Published June 2015 by Blackstone Audio|8 hours, 41 minutes
Where I Got It: I got the audio book via audible.com
Genre: YA Contemporary
A popular guy and a shy girl with a secret become unlikely accomplices for midnight pranking, and are soon in over their heads—with the law and with each other—in this sparkling standalone from NYT-bestselling author Anna Banks.
It’s been years since Carly Vega’s parents were deported. She lives with her brother, studies hard, and works at a convenience store to contribute to getting her parents back from Mexico.
Arden Moss used to be the star quarterback at school. He dated popular blondes and had fun with his older sister, Amber. But now Amber’s dead, and Arden blames his father, the town sheriff who wouldn’t acknowledge Amber’s mental illness. Arden refuses to fulfill whatever his conservative father expects.
All Carly wants is to stay under the radar and do what her family expects. All Arden wants is to NOT do what his family expects. When their paths cross, they each realize they’ve been living according to others. Carly and Arden’s journey toward their true hearts—and one another—is funny, romantic, and sometimes harsh.
Joyride was so heartbreaking for me- and yet there were times when a particular character made me so angry! It’s definitely worth reading.
I really felt for Carly, and she and her brother worked so hard to bring their parents back to the U.S. so they could be a family. I can’t begin to image what it’s like to have your parents deported, or what it’s like to have to work two jobs while still in high school to save enough money to even try to bring them back. Her story is very different from Arden’s, and I have to say, I spent quite a bit of the book wanting to get back to Carly’s chapters. I liked her so much more than Arden, who, for a lot of the book, came across as entitled, spoiled and unaware of the struggles other people have to go through.
I get why Arden’s story is so important in telling Carly’s, and Carly’s definitely changed Arden. Knowing her, and her story, did make him more aware of the world around him. There is a moment that really changed Arden, and while I wish it didn’t take that to make him realize things, I can sort of understand where he’s coming from. He’s very privileged, and doesn’t realize his privilege (also, he’s a teenage boy, so I’d be surprised if it was something he thought about or realized) until that one moment.
I did feel for Arden, having to grow up with the dad he did, but in comparison to what Carly was dealing with, his problems seemed to pale in comparison.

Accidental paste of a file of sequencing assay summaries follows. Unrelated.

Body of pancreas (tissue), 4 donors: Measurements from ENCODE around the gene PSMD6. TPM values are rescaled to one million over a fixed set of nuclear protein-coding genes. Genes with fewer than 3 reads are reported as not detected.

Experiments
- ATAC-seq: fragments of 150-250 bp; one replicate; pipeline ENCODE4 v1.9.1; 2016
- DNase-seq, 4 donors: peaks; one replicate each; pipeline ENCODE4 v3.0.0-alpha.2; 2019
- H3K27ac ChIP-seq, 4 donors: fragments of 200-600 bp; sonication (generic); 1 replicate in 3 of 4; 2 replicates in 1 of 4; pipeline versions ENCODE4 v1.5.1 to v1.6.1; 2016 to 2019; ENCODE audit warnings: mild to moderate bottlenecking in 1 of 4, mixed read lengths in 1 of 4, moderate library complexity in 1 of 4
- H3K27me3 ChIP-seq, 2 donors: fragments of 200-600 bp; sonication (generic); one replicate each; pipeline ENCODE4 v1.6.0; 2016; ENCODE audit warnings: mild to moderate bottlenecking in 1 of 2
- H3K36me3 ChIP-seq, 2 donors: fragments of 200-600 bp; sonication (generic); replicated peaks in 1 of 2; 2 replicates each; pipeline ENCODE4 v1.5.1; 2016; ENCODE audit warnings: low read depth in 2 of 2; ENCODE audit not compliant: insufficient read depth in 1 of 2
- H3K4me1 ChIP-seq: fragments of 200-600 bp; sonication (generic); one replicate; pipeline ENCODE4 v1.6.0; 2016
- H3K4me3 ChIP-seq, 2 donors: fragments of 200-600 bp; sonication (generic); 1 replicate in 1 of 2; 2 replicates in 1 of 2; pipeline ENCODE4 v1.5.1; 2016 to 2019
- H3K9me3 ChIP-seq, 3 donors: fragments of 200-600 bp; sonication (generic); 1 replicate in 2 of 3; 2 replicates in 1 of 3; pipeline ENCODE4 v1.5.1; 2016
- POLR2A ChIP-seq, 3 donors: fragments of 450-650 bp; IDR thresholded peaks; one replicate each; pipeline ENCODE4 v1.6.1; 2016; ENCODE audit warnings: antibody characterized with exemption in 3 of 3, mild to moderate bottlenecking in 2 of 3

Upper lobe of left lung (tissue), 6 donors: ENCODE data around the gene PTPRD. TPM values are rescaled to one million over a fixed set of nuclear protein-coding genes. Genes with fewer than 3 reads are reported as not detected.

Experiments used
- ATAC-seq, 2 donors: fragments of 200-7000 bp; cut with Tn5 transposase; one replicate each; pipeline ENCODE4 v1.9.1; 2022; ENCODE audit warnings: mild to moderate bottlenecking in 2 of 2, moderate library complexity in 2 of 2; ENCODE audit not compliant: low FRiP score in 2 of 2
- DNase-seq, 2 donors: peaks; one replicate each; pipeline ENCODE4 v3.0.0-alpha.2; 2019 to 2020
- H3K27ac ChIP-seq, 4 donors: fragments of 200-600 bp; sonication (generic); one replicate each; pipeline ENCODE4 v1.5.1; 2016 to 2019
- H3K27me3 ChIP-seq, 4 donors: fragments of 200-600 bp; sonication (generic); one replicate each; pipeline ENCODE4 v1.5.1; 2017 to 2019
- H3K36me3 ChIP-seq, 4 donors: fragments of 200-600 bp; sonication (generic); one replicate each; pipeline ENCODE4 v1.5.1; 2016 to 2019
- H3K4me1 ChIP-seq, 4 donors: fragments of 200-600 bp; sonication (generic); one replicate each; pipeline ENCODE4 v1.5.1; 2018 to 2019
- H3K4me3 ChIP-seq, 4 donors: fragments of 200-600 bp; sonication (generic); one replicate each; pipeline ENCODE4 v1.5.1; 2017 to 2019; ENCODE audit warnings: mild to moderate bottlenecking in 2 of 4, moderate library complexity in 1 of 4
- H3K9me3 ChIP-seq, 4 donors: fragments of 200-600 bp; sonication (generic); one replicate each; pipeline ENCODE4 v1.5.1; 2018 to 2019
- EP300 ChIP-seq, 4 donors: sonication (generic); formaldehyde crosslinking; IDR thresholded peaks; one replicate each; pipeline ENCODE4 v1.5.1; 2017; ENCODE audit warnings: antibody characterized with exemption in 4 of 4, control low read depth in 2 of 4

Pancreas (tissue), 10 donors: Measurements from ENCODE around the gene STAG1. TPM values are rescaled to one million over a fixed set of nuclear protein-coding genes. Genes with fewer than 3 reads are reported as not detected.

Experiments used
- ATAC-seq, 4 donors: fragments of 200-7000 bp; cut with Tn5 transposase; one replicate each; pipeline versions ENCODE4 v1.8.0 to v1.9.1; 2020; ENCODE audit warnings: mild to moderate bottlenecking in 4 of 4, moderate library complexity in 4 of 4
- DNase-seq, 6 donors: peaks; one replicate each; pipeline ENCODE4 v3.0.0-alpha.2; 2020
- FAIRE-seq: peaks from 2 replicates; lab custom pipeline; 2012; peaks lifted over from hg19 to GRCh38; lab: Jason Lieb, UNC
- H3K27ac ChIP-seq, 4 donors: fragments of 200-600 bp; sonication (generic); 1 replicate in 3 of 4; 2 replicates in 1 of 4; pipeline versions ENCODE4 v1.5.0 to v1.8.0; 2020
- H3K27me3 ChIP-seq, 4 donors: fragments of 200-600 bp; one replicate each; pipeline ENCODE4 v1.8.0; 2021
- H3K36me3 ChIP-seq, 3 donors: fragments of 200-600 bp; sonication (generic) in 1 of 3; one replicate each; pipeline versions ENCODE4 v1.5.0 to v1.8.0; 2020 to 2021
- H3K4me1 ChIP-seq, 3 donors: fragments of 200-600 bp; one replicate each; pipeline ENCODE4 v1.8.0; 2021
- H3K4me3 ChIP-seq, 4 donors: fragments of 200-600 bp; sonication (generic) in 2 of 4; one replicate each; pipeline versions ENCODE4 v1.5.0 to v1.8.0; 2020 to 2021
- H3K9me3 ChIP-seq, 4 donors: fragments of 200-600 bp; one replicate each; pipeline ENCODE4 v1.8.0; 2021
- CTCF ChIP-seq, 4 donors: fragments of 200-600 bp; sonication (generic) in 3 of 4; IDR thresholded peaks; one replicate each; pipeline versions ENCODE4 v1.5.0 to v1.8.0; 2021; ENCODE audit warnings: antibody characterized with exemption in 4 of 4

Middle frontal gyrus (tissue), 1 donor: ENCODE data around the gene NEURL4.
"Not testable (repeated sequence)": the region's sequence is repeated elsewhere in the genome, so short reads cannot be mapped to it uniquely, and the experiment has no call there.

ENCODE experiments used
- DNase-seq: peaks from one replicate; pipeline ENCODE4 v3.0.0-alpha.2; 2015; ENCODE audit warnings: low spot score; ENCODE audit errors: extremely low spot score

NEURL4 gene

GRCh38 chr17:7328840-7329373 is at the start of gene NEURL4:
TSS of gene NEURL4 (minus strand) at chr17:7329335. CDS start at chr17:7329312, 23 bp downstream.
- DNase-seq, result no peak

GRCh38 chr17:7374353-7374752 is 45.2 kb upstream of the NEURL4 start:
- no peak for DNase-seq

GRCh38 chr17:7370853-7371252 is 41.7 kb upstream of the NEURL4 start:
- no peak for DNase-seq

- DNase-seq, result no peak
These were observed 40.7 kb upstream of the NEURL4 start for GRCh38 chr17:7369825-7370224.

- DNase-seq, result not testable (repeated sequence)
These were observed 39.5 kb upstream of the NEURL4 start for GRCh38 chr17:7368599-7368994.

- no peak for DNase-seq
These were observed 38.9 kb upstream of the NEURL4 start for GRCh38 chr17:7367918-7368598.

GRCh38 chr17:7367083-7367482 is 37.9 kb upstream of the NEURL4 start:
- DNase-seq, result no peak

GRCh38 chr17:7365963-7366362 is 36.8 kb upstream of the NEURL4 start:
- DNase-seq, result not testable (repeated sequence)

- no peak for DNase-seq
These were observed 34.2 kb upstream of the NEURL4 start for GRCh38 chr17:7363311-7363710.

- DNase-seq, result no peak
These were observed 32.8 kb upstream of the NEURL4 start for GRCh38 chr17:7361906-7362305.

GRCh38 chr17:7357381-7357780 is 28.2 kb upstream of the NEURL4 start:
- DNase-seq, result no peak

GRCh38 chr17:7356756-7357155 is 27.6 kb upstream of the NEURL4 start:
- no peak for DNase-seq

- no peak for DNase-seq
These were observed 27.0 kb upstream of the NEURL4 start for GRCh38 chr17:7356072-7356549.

I loved that Carly wanted to do so well in school so she could have a bright future, and I don’t blame her for wanting to have a life. I totally understand why she would tell her brother that it’s not her responsibility to help bring her parents over, and also why she’d feel guilty for feeling that way. And that she’d help them become legal citizens once they got to the U.S.
I love how family is so important to her, even with how frustrating family can be sometimes.
I have to say, the sheriff is despicable. Utterly despicable. Never have I hated a character more than I hated him. Blackmailing Carly into doing what he wanted in exchange for not deporting her parents, and the way he talked to her…I really wanted to yell at him. I’m actually sort of amazed at how awesome Arden is, especially when he sticks up for Carly, and pretty much does whatever his wants in order to protect Carly and ensure that she’s reunited with her parents. The dad definitely got what he deserved- and he deserves so much worse than what he got. Anyway, I am glad that Arden is awesome…although, I do wonder if his dad did rub off on him in some way. There is a point where he meets Julio (Carly’s brother) and assumes he doesn’t speak English, and I really can’t help but wonder if maybe he does have assumptions he doesn’t realize he has. But he also really cares for Carly, and he is taking Spanish classes, so he really is trying, and that definitely gives him a lot of brownie points.
It really is a great look at poverty, racism and immigration, and it’s so relevant to some of the issues/thing that seem to be coming up/happening recently. It’s handled so well, and yet, it’s sad that I can see something like this happening.
I do wish we got more closure with what happened to her parents, and I wish we knew if they made their way to the U.S.
While I liked both Kyla Garcia and Andrew Garcia as narrators (I could totally picture them as Carly and Arden), I especially loved Kyla Garcia’s narration. She was Carly to me, and I liked her so much I even added one or two other books she’s narrated to my wishlist.
4 stars. I do wish we got more closure with what happened to her parents, but at the same time, I’m okay with how the book ended. And it’s such a great book that I’m willing to overlook it.